**508** develops an estimate of overall or relative frequency error. The frequency error from the integrator **508** is converted to a progressively rotating phase by successively adding the frequency error W to an accumulator **501**, thereby generating Wt for progressively increasing time t. The accumulator **501** operates modulo-2π, i.e., upon overflow, the remainder in the accumulator **501** continues to correctly represent the angle, now reduced by 2π. The cos/sin ROM **502** uses the instantaneous angle from the accumulator **501** as an address and outputs exp(−jWt)=cos(Wt)−jsin(Wt). This complex number is multiplied using respective multipliers **503** *a*-**1**, **503** *b*-**1**, etc., by the despread outputs for each ray from the despreading unit **500** to apply the frequency correction prior to channel estimation in channel estimators **503** *a*-**3**, **503** *b*-**3**, . . . , **503** *n*-**3**. Thus, the despread values are “untwisted” to remove systematic phase rotation caused by frequency error for the purposes of channel estimation. The untwisted despread values are also delayed by one information symbol period in per-ray delay units **503** *a*-**2**, **503** *b*-**2**, . . . , **503** *n*-**2**, and the conjugates of the delayed values are multiplied by the corresponding undelayed values in multipliers **503** *a*-**4**, **503** *b*-**4**, . . . , **503** *n*-**4**. The multiplied results are then summed in a summer **504**, which yields a sum in which, if the effects of symbol-period to symbol-period changes in the information symbols were not present, the change in phase over a symbol period which represents uncorrected frequency error would appear as a non-zero imaginary part in the sum output.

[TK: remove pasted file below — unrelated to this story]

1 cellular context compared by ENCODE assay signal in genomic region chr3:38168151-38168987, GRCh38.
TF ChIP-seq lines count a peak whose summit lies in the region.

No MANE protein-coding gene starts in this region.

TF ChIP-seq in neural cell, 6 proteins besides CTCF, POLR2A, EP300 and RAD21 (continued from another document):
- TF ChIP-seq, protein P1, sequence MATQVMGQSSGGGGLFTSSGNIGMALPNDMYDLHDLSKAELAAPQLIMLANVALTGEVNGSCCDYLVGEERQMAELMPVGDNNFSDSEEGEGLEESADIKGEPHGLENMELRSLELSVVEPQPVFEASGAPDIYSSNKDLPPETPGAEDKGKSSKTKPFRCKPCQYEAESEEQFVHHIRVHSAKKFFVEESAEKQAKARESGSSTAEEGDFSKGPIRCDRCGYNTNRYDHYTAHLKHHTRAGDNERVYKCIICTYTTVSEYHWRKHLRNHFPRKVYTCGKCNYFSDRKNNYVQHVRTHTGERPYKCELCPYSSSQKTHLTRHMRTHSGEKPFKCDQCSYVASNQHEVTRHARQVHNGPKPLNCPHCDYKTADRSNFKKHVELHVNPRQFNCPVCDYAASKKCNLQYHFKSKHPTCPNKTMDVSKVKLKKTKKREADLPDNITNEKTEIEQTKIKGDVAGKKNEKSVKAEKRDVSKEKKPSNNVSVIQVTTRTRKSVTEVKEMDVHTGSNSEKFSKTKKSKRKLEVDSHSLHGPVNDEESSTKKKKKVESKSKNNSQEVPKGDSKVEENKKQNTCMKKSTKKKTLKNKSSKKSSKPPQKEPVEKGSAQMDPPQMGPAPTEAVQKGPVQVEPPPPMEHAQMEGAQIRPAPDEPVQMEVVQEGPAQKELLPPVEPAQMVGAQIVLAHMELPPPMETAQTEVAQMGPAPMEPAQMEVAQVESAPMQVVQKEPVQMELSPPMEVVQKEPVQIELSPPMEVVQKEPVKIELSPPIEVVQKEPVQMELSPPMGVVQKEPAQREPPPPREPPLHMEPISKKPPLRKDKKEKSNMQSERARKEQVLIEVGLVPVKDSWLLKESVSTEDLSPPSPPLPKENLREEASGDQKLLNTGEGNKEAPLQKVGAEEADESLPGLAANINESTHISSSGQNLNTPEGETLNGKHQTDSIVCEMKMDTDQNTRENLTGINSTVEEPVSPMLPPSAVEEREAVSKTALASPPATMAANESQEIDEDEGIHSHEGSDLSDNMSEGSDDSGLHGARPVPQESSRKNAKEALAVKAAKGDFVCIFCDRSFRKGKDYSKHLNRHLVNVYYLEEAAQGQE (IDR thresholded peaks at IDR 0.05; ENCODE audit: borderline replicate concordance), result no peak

A unit **507** computes ARCTANGENT (imag/real) to yield the change in angle over the one symbol period of delay. This arctangent function is a so-called two-argument arctangent which places the angle in the correct quadrant based on the signs of the real and imaginary parts out of summer **504**. Then, the unit **507** subtracts the change of angle caused by the change of the modulating information symbol from symbol S(i−1) to symbol S(i). This of course presupposes that the symbol change is known. For example, any pilot symbols and/or unknown data symbols can be used to control frequency error by waiting until after symbols are error correction decoded and then retrospectively updating the AFC loop integrator or by making a tentative decision on the most likely value of the unknown symbol change based on the differential phase value. For example, if the differential phase value is within ±45 degrees, the differential change due to symbol modulation may be assumed to be zero S(i)=S(i−1), and the phase change may be ascribed to frequency error. On the other hand, if the differential phase change is between +45 and +135 degrees, it may be assumed that the differential symbol change was responsible for 90 degrees of phase change. Then, 90 degrees is subtracted, and the residual differential phase change is used as the frequency error. The latter reduction of the phase modulo π/2 may be accomplished by choosing the appropriate modulo −2π digital phase representation as a fixed point integer, adding 45 degrees, masking off the most significant two bits, then subtracting 45 degrees.